2015 GSA Annual Meeting in Baltimore, Maryland, USA (1-4 November 2015)

Paper No. 276-2
Presentation Time: 8:25 AM


KAUSHAL, Sujay S., Department of Geology and Earth System Science Interdisciplinary Center, University of Maryland, College Park, MD 20740, MCDOWELL, Willam H., Dept. of Natural Resources & the Environment, University of New Hampshire, 56 College Rd, Durham, NH 03824, WOLLHEIM, Wilfred M., Earth System Research Center, University of New Hampshire, Morse Hall, 8 College Road, Durham, NH 03824, JOHNSON, Tamara Newcomer, U.S. Environmental Protection Agency, Washington DC, DC 20460, MAYER, Paul M., Office of Research and Development, National Risk Management Research Laboratory, U.S. Environmental Protection Agency, Ada, OK 74820, BELT, Kenneth T., US Department of Agriculture Forest Service, Northern Research Station, Baltimore, MD 21228 and PENNINO, Michael J., Department of Civil and Environmental Engineering, Princeton University, Princeton, NJ 08544, skaushal@umd.edu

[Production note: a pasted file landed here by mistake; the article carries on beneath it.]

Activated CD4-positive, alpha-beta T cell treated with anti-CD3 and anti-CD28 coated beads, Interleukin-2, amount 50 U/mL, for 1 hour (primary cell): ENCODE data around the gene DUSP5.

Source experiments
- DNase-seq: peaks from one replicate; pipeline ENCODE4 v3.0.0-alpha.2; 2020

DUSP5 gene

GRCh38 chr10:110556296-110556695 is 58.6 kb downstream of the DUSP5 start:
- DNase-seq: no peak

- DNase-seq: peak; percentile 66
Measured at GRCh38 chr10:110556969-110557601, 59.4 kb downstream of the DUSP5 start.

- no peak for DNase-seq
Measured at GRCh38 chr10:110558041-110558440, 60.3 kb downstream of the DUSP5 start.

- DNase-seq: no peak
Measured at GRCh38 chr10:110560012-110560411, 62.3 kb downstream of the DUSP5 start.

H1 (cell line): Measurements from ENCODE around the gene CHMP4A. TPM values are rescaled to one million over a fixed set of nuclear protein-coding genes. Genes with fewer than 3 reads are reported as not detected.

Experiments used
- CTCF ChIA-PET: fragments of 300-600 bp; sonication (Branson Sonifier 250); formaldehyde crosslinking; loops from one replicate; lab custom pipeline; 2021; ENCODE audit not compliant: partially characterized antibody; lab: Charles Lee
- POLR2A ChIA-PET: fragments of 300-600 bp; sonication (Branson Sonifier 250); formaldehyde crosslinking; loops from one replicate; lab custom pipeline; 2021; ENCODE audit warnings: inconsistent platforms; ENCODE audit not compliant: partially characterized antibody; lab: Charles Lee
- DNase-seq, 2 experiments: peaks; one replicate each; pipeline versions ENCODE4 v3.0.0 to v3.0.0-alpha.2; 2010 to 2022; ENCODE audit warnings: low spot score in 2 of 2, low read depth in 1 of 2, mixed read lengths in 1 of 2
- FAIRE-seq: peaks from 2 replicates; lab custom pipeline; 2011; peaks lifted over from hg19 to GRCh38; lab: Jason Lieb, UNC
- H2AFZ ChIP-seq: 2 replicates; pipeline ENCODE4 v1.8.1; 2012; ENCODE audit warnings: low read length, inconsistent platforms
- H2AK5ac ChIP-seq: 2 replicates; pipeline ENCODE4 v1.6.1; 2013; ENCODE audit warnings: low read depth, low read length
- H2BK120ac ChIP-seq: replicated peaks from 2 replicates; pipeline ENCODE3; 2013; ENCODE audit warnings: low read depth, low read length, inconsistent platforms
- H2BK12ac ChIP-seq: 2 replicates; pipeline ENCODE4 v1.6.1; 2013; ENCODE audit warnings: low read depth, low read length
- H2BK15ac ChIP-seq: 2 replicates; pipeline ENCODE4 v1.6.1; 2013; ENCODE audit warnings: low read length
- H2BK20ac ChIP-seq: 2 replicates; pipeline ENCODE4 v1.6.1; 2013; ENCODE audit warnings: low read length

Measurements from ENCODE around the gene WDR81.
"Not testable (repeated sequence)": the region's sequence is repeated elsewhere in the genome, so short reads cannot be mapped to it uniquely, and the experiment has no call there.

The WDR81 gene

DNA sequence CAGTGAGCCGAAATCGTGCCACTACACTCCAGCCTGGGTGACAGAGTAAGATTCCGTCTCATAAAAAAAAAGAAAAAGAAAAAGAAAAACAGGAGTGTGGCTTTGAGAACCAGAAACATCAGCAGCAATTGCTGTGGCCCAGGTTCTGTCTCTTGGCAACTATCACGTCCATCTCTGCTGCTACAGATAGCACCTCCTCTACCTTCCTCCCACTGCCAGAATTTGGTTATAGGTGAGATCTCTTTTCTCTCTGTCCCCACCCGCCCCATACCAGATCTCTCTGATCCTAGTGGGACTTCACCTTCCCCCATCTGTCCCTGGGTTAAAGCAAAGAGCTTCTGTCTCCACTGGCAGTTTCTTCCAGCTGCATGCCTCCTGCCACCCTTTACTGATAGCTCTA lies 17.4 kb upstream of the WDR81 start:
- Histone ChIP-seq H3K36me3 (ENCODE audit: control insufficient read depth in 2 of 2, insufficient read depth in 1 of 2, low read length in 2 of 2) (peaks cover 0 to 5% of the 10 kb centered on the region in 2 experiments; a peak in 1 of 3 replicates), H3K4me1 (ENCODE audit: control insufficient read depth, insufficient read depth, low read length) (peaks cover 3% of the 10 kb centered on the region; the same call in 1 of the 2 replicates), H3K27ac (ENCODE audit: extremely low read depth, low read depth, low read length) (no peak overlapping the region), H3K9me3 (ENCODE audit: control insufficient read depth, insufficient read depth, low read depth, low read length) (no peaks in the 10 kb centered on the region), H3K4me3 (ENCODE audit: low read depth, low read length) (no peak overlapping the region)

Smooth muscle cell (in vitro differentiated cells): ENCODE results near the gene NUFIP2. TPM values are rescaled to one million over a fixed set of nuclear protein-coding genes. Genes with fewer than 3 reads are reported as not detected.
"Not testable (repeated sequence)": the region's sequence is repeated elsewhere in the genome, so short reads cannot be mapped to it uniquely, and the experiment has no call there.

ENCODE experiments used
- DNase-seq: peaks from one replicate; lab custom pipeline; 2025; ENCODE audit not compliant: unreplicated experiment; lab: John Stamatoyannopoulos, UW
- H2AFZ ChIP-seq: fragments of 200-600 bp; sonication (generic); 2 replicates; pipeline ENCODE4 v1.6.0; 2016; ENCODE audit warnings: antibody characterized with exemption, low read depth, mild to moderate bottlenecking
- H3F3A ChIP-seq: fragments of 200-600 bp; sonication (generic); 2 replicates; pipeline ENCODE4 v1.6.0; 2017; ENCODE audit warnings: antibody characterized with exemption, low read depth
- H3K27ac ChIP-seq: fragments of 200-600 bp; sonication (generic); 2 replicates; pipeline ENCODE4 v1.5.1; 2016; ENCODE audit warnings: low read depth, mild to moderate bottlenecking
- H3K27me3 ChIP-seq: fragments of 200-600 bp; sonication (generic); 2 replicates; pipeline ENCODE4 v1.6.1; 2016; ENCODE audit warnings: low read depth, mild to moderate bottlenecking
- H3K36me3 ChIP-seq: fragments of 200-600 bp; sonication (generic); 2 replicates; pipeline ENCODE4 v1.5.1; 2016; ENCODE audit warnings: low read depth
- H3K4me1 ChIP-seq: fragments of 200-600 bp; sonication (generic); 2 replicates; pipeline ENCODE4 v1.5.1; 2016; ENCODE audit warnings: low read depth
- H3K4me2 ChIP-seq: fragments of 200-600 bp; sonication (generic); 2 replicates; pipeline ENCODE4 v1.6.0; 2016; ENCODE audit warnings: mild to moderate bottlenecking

The structure, function, and services of urban ecosystems evolve over time scales from seconds to centuries as Earth’s population grows, infrastructure ages, and management decisions alter them. The concept of “urban evolution” was proposed in order to study changes in urban ecosystems over time. Urban evolution has exerted a major influence on Earth's water and elemental cycles from local to global scales over human history. An understanding of urban evolution allows urban planning, management, and restoration to move beyond reactive management to predictive management. We explore two key mechanisms of urban evolution, urban selective pressure and adaptation, and their relationship to the evolution of modern water and biogeochemical cycles. Urban selective pressure is an environmental or societal driver contributing to urban adaptation. Urban adaptation is the sequential process by which an urban structure, function, or services becomes more fitted to its changing environment or human choices. We show how hydrological and biogeochemical traits evolve across successive generations of urban ecosystems via shifts in urban selective pressures and adaptations. We also discuss how urban evolution can be divided into distinct stages and transition periods of growth and expansion and decay and repair during the Anthropocene epoch. We explore multiple examples and drivers of urban evolution and adaptations including the role of unintended consequences and societal drivers. We present a conceptual model for the evolution of urban waters from the Industrial Revolution to the present day emphasizing the role of urban adaptations in response to selective pressures. Finally, we conclude by proposing new concepts and questions for future research related to the urban evolution of water, material, and energy cycles.